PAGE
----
The Big Firm Conundrum

We are closing in on the dog days of summer and so I was thinking about what greater efficiency, technology and new players do to large firms in Canada.

If a law firm invests more heavily in process improvement, it becomes more efficient – in other words it can do more work with less people or through a different mix of skill sets. The firm will no longer need to hire huge swaths of new lawyers every year as most of any annual growth will be accommodated either by efficiency gains or by better use of non-lawyer personnel to do the same work.

If a law firm invests more heavily in technology a similar outcome results. More work can be done in less time, using less people.

The common theme of “more with less,” means that lawyer headcount at large Canadian firms must plateau and that profit will become more highly valued than gross revenue.

Efficient lawyers will be more highly prized over less efficient lawyers and suddenly – with few exceptions – being smart, will no longer be enough to earn a living.

Factor in the appearance of LPOs like Exigent and CounselQuest which can do traditional junior associate work and one begins to wonder how large Canadian law firms will be able to afford junior associates at all – especially if other providers can do the same work better, faster and cheaper.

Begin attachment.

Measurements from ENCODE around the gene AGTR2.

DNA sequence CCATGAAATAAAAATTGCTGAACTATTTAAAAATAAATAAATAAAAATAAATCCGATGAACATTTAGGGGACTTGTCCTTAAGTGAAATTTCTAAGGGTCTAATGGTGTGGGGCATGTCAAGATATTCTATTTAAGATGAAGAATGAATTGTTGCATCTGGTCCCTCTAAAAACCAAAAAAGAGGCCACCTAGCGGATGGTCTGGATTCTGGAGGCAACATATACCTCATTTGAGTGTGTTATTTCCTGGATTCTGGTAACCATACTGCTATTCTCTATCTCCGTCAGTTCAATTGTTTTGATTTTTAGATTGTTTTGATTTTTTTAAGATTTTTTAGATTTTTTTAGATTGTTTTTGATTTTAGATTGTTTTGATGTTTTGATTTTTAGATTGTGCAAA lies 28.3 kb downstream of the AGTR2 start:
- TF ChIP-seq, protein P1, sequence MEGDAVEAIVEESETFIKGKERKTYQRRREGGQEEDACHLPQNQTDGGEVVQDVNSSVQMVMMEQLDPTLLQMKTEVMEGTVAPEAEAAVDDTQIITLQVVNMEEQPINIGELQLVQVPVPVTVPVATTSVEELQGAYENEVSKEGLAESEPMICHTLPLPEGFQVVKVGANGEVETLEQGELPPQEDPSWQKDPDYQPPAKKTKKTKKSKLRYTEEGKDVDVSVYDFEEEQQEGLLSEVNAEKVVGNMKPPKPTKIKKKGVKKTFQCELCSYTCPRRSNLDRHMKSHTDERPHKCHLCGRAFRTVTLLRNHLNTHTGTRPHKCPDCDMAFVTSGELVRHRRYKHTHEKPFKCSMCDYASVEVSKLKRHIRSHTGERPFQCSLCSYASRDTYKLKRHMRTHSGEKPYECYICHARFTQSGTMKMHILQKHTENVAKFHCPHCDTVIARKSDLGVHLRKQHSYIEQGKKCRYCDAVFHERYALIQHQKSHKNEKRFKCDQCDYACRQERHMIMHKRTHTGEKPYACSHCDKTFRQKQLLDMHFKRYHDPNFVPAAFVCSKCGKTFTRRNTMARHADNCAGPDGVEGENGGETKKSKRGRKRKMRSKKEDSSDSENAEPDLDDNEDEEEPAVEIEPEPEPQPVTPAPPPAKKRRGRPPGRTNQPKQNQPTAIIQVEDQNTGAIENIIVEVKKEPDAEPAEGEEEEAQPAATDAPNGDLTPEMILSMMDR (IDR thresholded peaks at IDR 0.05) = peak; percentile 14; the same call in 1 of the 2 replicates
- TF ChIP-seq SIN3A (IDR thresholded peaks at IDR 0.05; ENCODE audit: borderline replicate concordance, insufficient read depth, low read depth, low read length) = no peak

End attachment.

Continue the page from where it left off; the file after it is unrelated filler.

At that point the traditional model breaks down.

When day-to-day work needs less lawyers to complete, or if that work goes to other less expensive providers, how will the large firms keep lawyers busy between the lucrative “bespoke” matters that they specialize in?



  1. Interesting post as usual Mitch. Perhaps the most successful firms in your new model will focus on training lawyers, especially juniors, on business building, client retention, business development – dare I say it: Sales. The traditional model is to works so that the clients find us. Perhaps the new normal will be selling the services of the firm/lawyer.

  2. Training lawyers to build business would be amazing, but at this point I’d settle for firms recognizing it in year end performance reviews. Most firms still give little or no credit for ‘rainmaking’ when assessing performance and just look at the hours billed. The fact that an associate can bring in $200K in new revenue and get no credit towards their target hour is ridiculous; the last thing a firm should want is for that person to walk out the door, as it should be obvious whose clients they will successfully be poaching once they do.